This lesson discusses cumulative voting and how it differs from straight voting. It describes the mechanics of cumulative voting—how many votes each shareholder gets, how those votes may be cast, and how the result is determined. It also illustrates how cumulative voting can go awry if shareholders are not careful. Finally, it discusses several possible ways that a majority shareholder dissatisfied with cumulative voting may try to circumvent it.
- This Subject Area Index lists all CALI lessons covering Business Associations.
- The Business Associations & Corporations Outline allows you to search for terms of art that correspond to topics you are studying to find suggestions for related CALI Lessons.
This lesson introduces the student to the doctrine and processes involved in interpreting state and federal statutes. Statutes are a critical part of every substantive area of the law, so this is important background for every student, legal professional, lawyer and judge.
This lesson provides an overview of the historical significance of the ultra vires doctrine, its subsequent decline in importance, and its modern status.
This lesson is a brief introduction to the four major types of corporate acquisitions: mergers, compulsory share exchanges, sales of assets, and tender offers. It includes descriptions of different types of mergers: stock-for-stock mergers, cashout mergers, and triangular mergers. It also briefly explains multi-step transactions, such as tender offers followed by cashout mergers or sales of assets followed by dissolution of the selling corporation.
This is the first of a series of lessons dealing with issues concerning how a corporation raises the money it needs to operate its business. This lesson focuses on the types of securities a corporation may issue (debt and equity) and the reasons it may choose one or the other. The lesson also introduces students to the difference between common and preferred shares and identifies differences in the approaches of Delaware and of the Model Business Corporation Act. After completing the lesson, the student should know: 1. What a corporate security is; 2.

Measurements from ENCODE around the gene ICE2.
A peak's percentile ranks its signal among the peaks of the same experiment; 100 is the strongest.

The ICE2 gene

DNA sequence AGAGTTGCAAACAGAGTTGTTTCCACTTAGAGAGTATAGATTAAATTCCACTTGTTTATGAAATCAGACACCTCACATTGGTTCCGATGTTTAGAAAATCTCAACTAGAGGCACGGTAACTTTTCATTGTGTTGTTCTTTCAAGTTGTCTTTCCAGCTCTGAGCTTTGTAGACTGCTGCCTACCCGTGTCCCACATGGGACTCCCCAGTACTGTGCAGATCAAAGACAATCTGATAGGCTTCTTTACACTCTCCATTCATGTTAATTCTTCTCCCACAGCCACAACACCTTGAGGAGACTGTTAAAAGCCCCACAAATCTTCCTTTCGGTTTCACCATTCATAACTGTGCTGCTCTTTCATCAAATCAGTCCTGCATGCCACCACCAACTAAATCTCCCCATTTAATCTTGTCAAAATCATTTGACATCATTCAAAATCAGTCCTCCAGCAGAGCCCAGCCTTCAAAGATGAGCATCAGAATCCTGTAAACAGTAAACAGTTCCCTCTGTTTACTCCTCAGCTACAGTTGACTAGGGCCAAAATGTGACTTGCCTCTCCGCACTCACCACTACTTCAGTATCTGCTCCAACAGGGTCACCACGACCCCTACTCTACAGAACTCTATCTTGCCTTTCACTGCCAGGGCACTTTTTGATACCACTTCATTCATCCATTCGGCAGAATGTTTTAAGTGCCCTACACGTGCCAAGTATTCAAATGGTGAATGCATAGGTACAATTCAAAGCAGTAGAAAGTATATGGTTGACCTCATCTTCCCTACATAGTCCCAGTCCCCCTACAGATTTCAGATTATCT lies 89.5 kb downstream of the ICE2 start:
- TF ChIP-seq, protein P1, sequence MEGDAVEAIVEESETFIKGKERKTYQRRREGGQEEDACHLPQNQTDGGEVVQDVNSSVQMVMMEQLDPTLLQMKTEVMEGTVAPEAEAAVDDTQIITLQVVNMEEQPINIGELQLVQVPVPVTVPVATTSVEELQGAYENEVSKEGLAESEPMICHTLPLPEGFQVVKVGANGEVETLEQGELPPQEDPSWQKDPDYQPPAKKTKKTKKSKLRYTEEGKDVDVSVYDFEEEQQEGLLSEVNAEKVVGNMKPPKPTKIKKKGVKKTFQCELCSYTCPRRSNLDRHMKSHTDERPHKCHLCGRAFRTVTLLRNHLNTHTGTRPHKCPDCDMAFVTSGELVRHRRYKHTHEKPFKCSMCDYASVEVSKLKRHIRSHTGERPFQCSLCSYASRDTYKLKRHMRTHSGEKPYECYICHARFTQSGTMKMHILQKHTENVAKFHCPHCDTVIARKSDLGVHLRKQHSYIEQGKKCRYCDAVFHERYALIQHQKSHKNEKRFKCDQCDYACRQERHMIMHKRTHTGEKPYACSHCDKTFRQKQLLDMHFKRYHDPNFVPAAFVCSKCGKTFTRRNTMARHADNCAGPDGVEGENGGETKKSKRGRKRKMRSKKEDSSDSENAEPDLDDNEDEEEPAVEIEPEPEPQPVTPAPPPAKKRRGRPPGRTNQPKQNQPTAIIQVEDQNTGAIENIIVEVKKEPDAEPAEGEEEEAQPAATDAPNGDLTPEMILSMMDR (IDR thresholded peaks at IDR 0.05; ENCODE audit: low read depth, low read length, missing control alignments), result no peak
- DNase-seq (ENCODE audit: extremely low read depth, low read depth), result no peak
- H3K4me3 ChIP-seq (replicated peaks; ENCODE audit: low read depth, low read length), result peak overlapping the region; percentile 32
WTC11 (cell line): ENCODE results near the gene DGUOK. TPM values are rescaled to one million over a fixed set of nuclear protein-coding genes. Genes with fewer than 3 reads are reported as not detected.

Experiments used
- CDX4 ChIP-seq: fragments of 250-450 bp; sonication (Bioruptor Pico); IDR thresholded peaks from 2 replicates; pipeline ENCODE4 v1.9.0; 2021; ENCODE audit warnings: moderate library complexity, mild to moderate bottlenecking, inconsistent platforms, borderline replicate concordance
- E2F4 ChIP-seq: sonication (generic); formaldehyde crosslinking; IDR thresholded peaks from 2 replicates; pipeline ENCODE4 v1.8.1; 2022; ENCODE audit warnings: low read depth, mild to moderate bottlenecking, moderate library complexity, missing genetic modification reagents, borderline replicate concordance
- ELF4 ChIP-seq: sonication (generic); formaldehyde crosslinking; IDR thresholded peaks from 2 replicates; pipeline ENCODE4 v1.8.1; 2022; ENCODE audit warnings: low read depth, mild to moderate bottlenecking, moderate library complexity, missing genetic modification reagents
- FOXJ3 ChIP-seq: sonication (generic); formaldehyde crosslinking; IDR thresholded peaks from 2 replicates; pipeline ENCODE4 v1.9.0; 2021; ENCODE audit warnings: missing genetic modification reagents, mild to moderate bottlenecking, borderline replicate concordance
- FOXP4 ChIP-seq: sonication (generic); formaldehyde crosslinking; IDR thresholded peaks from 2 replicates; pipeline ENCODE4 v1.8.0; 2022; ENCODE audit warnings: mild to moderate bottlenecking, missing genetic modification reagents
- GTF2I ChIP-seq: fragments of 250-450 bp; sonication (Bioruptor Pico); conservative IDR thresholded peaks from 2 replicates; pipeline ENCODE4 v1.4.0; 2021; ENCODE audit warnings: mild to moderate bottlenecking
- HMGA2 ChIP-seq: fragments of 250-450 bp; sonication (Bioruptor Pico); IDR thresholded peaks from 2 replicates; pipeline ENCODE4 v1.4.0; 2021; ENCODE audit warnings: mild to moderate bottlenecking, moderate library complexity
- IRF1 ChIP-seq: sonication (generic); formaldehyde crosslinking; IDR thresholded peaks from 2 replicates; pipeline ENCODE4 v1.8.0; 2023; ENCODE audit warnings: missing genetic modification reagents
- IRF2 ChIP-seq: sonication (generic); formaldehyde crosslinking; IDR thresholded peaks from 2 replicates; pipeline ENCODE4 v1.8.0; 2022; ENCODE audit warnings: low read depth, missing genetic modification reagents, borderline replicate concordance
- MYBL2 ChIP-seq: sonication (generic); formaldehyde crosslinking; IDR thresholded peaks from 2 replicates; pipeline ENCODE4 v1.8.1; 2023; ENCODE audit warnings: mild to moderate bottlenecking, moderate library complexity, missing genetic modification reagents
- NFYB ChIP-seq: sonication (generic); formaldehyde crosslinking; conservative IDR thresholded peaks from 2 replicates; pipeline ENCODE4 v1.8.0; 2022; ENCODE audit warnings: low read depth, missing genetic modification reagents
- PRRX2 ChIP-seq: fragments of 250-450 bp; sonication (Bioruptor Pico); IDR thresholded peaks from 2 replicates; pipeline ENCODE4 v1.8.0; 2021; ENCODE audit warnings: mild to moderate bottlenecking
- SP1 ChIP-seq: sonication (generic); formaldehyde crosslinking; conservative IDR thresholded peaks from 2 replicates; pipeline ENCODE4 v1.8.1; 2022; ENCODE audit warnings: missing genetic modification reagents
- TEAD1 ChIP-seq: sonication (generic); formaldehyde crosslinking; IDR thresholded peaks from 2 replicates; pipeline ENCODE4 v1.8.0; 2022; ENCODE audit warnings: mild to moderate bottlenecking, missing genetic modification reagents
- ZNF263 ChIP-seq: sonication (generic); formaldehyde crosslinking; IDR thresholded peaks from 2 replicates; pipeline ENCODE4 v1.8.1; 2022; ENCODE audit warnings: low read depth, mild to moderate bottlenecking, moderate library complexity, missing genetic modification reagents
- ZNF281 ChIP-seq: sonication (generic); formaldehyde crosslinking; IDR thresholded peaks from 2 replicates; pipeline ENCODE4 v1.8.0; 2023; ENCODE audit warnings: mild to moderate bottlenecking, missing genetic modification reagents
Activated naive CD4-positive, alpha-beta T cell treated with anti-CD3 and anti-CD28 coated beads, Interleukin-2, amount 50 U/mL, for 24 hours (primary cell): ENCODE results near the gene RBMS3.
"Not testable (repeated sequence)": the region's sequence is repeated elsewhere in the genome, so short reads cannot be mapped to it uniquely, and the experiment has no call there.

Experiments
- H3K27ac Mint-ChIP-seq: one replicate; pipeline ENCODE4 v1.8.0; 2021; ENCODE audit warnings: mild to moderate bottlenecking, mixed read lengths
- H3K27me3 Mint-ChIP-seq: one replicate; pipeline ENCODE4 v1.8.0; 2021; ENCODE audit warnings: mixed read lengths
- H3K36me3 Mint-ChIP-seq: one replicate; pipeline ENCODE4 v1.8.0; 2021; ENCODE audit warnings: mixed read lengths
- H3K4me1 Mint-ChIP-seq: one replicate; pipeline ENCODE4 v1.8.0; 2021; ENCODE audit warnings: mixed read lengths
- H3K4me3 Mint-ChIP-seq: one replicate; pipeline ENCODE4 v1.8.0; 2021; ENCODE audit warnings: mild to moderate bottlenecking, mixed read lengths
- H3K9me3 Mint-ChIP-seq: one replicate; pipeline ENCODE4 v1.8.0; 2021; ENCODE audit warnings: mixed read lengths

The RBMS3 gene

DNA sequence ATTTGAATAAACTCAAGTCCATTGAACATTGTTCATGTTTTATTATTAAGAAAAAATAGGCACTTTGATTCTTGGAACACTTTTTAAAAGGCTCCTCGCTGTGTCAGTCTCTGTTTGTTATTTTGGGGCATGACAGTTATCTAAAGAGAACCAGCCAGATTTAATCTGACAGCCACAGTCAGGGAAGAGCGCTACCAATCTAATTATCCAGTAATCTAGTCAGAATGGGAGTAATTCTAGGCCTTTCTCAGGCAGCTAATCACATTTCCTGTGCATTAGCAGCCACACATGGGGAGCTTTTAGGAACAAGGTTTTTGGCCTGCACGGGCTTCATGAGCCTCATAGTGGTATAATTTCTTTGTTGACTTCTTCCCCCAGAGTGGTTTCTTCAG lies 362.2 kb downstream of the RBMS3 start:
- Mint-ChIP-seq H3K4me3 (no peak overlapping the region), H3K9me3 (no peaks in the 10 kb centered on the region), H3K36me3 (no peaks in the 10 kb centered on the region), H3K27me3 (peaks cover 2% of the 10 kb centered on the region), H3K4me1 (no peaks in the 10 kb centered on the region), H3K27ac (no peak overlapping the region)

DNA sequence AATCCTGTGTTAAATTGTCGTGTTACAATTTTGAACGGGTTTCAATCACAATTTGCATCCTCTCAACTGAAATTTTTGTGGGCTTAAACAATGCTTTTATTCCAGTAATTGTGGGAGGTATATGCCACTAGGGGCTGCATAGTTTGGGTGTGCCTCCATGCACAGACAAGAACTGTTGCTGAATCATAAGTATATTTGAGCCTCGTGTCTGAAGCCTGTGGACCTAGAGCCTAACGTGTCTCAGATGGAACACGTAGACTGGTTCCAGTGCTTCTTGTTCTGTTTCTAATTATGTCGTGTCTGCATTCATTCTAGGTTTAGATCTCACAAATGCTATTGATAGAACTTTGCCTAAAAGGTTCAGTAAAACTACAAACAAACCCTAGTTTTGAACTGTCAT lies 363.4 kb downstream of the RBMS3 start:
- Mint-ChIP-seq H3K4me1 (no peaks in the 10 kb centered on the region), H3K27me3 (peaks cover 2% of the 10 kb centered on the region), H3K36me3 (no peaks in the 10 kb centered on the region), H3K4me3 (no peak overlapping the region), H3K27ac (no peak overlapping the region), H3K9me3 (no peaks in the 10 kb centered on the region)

This is a lesson that introduces the basics of valuation. The lesson teaches about moving money through time using rates of interest or discount, and the use of rates and of price/earnings ratios to value businesses.
The lesson does not assume any economic knowledge. If you already know the basics of valuation, then you should switch to the lesson on the Capital Asset Pricing Model.
This lesson provides an introduction to voting trusts and voting agreements -- what they are, how they work, and why you might choose one over the other.
This lesson reviews the definition of "director's conflicting interest transaction" in subchapter F of chapter 8 of the Revised Model Business Corporation Act. It focuses on the definition and does not discuss judicial review of director's conflicting interest transactions under subchapter F. That is dealt with in a companion lesson, Judicial Review of Director's Conflicting Interest Transactions under the Model Business Corporation Act.